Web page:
Exhibition

A Film We're All Writing

2 Jun 2016 – 26 Jun 2016

Event times

Open everyday and evening:
Mon: 11am - 4pm
Tues - Sat: 11am - 11pm
Sun: Midday - 10pm

Cost of entry

Free

The Peckham Pelican

London, United Kingdom

Address

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An exhibition of recent and ongoing work by artist Ocean Bones, comprising printmaking, painting, garments and other fabric works, and text pieces.

About

The show presents scenarios, characters and themes from a visual eco-‘epic’ she is writing about environmental degradation, how it came about and continues to be enabled by an ongoing domino effect that started with Colonialism.

The story is set in a conceptual land called ‘The Swaglands’ which is, for reasons including the artist's own misguided idealism, very much based on the Australian Outback. This fictional but reality-inspired location makes use of some irony I am about to relate to you: The ‘red heart’ of Australia
includes a geographical area called Utopia – a concept we all learn about in literature at school, and definitely at art school. However nobody seems to know there is a real place called Utopia, where social and environmental conditions for Aboriginals are horrific. It is ironic then, that in education – particularly in the areas of creative problem solving and
awareness-raising that are art and literature – we are not even made aware of the plight that befalls indigeneity across the developed world (and undeveloped) when it is sitting right under our lucky noses and underpinning our most valued cultural and entertainment concepts.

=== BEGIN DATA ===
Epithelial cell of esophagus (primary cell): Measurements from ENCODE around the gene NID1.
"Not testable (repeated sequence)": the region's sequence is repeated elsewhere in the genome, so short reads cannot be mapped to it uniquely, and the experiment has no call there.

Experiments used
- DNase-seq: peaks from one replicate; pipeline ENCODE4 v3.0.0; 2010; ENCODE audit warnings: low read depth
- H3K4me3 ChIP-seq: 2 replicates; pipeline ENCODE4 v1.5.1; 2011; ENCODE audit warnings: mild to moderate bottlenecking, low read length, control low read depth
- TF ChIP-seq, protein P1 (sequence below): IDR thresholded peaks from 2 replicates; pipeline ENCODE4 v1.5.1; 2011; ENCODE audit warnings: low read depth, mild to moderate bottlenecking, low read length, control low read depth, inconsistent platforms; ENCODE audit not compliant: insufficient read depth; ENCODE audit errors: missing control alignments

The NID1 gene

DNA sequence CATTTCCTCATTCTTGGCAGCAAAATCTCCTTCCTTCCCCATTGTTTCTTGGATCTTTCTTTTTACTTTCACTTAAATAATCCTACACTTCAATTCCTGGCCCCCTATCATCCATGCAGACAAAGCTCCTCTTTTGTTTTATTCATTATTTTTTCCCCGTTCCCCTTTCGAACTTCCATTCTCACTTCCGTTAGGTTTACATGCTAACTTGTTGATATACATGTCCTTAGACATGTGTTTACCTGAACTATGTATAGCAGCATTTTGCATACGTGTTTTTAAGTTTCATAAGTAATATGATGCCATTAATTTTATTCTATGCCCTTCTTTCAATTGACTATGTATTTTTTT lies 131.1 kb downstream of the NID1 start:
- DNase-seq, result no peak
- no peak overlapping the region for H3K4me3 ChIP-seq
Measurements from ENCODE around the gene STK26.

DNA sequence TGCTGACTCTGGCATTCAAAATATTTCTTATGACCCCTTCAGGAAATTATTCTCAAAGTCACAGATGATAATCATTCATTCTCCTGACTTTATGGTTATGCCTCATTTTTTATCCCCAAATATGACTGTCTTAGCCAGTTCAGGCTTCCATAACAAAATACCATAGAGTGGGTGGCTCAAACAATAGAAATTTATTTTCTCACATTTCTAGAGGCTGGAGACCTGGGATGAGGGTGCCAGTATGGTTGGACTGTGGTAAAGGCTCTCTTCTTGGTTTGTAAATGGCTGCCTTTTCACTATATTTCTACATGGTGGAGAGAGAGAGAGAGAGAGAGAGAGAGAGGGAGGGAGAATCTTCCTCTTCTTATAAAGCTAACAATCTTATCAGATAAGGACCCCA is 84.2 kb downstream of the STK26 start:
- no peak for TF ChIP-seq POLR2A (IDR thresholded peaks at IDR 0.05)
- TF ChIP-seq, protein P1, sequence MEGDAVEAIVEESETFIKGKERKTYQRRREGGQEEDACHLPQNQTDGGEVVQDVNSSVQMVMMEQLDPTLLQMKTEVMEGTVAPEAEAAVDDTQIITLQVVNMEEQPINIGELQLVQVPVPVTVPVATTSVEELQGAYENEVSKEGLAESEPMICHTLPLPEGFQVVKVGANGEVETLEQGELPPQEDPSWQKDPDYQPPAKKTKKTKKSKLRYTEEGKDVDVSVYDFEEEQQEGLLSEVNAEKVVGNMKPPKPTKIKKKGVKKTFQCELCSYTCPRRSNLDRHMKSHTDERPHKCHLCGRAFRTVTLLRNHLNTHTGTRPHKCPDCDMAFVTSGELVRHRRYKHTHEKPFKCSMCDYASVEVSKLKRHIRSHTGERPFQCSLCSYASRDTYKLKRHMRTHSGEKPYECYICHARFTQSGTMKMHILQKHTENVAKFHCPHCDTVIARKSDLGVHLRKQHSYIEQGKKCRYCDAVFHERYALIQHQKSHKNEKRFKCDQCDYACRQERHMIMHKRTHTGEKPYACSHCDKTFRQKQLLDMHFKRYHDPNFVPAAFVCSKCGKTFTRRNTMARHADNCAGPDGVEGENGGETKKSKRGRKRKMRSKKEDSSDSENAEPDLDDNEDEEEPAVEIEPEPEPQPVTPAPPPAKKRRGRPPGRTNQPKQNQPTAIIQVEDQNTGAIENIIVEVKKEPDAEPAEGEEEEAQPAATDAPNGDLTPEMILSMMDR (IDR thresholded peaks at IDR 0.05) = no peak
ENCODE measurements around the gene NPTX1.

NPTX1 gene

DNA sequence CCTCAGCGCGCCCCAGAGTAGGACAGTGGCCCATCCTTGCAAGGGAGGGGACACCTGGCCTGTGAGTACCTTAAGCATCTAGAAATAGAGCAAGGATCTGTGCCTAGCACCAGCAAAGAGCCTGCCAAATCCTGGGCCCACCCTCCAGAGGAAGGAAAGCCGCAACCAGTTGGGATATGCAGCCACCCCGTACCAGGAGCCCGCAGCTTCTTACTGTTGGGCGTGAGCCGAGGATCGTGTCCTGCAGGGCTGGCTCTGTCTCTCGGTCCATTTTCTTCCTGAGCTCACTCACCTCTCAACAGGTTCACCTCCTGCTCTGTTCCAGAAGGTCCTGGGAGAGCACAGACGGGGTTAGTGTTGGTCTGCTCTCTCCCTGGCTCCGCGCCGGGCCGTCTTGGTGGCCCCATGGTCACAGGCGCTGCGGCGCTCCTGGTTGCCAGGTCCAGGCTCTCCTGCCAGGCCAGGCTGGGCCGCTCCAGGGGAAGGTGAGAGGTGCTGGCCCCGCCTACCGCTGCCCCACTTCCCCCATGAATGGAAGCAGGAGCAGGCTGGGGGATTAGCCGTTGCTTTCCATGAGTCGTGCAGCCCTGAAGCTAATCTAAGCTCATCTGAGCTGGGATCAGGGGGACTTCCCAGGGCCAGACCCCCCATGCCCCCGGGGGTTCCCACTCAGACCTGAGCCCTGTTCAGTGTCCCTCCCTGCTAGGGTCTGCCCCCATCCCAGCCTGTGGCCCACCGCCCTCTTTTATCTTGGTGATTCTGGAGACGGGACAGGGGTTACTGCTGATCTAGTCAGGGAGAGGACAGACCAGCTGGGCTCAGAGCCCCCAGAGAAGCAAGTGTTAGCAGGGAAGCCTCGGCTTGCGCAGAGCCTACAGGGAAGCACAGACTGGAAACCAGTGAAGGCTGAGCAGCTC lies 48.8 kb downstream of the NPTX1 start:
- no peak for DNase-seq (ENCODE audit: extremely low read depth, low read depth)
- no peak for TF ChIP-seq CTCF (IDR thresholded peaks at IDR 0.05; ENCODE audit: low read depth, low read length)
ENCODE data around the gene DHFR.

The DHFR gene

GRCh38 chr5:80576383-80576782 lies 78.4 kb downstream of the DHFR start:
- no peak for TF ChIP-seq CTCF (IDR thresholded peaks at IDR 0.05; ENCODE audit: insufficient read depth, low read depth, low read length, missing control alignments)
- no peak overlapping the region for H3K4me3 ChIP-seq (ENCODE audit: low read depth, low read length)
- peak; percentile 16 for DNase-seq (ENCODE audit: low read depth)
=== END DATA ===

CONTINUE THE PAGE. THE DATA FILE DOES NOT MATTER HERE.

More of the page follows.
Pop and cult cultural aesthetics and references are employed to
communicate what are essentially pop and cult culture (mainstream and of mass implication and appeal) issues of environmentalism and decolonialization. We all are implicated, in cause and effect. 

Specific dynamics within the 'cultiness' or the 'popiness' of such cultural scenes or poducts have been identified. These dynamics themselves are also referenced as they provide a template for cooperative living.

In ‘Jacket lining for American Skeleton’s denim’ there are more references than in other artworks; postcards of Colonial era food and cotton production in the Southern USA, and tattoo text of certain phrases that touch upon the idea of ‘home’ and also ‘scenes’.
The postcards reference the global mass consumerism that was enabled at the expense of slavery in the Deep South, but this also bought about The Blues, then rock’n’roll, and various musical scenes, as well as the loaded history (and present) of cotton, and specifically denim production.
American Skeleton is a complex character who represents issues surrounding both Irish immigrants to the US due to the Irish potato famine, and blind idealism and subsequent failure, as well as punk rock as a reaction to the American Dream.
The key question here is what happens ‘after the scene dies’ and the demand for mass food production has ravaged ecosystems and there is a whole diaspora of displaced people? Then there are the native Americans who were displaced initially so that the settlers could steal the land and farm it and mine it, leaving the natives homeless in climate poverty as well as financial poverty. But then there is the positive aspect that is hinted at in the original song ‘After the scene dies’ which is by a rock band from the Deep South called Drive-By Truckers. The song talks about a music scene dying, but what I take from it is that concentrated efforts make a big impact on social change, and by default environmental change. Sadness about a music scene dying is representative of a small activist or other positive social scene dying, and representative of an ecosystem scene dying.

That’s why American Skeleton is just a big old denim-and-black-wearing punkrock activist forever!
 

Exhibiting artists

Ocean Bones

Taking part

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